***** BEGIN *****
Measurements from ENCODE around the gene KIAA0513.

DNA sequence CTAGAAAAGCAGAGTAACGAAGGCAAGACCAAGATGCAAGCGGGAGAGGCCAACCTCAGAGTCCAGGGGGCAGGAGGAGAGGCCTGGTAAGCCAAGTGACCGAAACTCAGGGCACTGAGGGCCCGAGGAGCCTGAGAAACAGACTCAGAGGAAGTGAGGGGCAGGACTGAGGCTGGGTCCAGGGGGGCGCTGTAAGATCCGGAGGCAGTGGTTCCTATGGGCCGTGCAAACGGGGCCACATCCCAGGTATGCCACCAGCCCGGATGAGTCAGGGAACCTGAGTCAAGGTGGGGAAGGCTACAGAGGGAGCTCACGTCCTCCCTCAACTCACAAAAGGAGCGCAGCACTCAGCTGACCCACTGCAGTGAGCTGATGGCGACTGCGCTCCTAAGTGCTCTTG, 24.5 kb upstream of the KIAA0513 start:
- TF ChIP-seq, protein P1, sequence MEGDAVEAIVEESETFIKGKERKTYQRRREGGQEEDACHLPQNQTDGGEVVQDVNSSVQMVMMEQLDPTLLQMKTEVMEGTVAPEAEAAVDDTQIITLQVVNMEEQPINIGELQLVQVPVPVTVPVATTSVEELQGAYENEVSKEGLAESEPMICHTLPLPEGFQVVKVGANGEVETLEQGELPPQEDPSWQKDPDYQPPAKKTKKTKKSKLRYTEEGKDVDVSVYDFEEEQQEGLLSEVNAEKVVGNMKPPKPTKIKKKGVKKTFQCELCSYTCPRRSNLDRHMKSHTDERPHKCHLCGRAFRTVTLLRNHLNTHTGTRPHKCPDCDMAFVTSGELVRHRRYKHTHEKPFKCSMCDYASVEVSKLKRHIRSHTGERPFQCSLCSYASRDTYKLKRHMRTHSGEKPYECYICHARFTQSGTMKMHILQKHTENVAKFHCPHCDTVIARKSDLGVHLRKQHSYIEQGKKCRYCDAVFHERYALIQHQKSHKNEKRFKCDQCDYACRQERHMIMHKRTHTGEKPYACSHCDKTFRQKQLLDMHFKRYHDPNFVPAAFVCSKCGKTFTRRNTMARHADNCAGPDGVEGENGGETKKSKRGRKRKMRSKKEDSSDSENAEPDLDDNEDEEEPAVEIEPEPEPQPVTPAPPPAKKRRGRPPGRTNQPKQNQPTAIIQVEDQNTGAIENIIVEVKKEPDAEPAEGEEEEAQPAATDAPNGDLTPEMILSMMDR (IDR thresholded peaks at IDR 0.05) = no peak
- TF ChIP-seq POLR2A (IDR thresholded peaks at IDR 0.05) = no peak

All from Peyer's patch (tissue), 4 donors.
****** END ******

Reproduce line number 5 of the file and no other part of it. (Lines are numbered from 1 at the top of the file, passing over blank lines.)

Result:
All from Peyer's patch (tissue), 4 donors.